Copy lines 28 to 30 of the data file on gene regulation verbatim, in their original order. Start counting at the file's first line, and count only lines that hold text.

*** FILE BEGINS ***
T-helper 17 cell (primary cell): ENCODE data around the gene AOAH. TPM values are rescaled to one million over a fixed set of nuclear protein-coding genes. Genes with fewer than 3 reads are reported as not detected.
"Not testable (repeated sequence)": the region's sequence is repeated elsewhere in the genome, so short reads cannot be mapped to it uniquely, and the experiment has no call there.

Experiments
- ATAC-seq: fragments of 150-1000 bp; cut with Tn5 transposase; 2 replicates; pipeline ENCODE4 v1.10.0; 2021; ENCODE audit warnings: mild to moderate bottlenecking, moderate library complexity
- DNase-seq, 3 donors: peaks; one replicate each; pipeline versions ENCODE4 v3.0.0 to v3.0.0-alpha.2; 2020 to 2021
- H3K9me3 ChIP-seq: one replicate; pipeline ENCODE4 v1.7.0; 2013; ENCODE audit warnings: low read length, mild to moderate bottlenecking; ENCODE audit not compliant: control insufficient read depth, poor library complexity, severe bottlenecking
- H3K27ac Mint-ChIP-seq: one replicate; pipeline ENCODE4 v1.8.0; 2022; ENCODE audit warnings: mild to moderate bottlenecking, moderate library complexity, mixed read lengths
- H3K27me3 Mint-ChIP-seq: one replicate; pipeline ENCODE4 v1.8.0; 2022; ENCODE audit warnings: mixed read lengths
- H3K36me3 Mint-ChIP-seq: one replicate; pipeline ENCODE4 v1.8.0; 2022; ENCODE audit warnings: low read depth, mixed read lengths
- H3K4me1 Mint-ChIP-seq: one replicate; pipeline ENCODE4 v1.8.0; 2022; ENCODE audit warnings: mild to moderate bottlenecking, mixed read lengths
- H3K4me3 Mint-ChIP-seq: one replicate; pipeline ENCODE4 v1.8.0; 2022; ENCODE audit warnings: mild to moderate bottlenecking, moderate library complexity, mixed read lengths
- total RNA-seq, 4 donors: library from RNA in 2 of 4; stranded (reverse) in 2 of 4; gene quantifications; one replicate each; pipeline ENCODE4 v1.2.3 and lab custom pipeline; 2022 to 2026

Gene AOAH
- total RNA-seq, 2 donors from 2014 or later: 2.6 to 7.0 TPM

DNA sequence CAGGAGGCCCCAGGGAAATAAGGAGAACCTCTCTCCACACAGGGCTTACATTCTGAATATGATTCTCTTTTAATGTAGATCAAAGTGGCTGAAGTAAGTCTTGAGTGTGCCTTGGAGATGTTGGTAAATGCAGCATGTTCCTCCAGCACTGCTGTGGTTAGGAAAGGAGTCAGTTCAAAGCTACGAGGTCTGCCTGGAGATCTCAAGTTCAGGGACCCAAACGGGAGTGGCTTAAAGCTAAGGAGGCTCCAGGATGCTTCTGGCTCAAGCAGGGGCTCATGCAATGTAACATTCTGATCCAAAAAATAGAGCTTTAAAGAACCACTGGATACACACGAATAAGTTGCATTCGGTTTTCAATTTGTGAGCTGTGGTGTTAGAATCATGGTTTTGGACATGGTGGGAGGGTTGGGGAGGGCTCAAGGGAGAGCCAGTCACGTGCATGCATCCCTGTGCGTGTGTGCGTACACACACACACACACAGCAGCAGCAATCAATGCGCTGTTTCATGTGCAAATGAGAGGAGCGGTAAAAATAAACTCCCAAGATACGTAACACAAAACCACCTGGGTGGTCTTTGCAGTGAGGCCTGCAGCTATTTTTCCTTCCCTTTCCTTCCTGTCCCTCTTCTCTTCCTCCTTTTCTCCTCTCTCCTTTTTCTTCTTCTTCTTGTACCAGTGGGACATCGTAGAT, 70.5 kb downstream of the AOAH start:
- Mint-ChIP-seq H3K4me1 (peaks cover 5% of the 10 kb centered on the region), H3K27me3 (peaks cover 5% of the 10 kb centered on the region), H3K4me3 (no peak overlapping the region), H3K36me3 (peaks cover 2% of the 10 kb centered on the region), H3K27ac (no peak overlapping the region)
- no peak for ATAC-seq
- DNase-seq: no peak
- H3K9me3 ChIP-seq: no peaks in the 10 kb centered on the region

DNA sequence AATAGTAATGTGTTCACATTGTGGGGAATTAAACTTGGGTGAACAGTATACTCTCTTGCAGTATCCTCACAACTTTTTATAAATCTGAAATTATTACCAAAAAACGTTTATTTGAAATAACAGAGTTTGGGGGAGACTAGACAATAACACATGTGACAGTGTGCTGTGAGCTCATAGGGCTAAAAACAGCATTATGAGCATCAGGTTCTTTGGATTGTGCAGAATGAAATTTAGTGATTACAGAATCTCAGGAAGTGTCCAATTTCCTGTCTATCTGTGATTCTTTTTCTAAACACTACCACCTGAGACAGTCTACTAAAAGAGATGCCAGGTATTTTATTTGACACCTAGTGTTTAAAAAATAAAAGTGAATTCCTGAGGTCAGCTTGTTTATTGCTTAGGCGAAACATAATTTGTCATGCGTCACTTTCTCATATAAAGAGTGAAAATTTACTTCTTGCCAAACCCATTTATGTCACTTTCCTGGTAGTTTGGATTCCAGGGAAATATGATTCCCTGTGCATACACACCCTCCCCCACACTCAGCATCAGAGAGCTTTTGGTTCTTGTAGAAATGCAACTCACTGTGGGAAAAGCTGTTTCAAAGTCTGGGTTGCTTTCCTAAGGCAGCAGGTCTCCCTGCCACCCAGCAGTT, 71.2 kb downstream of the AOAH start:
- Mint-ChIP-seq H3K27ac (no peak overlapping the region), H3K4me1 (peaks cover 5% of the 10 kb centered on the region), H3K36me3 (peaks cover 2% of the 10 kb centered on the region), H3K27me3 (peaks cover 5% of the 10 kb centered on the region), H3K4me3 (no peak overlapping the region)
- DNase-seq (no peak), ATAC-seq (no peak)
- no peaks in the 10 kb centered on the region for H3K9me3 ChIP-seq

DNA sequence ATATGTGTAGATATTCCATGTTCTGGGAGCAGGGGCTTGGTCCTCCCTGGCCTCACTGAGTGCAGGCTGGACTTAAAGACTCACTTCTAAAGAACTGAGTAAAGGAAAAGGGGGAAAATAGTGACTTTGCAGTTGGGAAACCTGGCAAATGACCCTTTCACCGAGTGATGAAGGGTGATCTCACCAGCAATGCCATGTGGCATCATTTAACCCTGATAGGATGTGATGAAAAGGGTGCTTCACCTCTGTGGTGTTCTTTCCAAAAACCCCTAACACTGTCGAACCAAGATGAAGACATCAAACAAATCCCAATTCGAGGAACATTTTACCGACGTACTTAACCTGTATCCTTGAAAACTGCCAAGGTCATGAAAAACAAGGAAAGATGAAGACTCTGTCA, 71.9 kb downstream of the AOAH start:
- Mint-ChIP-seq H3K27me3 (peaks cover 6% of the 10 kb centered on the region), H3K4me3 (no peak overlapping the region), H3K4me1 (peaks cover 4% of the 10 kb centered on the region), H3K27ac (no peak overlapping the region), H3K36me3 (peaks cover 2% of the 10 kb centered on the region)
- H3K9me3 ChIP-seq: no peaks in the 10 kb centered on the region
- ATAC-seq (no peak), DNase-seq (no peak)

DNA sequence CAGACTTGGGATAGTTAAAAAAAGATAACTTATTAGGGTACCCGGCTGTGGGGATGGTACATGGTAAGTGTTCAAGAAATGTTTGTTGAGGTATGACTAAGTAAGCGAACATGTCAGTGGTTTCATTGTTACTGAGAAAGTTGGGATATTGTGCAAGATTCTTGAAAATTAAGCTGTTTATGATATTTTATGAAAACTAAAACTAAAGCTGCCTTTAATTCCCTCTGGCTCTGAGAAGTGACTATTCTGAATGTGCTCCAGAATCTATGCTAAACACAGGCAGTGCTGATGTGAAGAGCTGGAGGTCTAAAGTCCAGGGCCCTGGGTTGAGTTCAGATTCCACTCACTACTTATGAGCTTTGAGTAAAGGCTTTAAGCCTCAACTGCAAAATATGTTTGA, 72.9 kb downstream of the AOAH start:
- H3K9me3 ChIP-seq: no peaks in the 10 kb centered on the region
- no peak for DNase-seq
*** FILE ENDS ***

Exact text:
DNA sequence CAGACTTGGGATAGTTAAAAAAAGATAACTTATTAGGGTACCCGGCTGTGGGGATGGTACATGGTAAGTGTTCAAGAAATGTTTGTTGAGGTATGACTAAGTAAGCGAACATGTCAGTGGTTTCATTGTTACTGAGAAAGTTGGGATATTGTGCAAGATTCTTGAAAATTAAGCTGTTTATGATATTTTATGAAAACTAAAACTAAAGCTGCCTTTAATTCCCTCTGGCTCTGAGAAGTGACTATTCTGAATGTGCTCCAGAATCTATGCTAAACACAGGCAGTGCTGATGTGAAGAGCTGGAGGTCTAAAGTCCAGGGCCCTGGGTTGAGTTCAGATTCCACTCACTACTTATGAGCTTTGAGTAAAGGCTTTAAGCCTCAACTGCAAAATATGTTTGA, 72.9 kb downstream of the AOAH start:
- H3K9me3 ChIP-seq: no peaks in the 10 kb centered on the region
- no peak for DNase-seq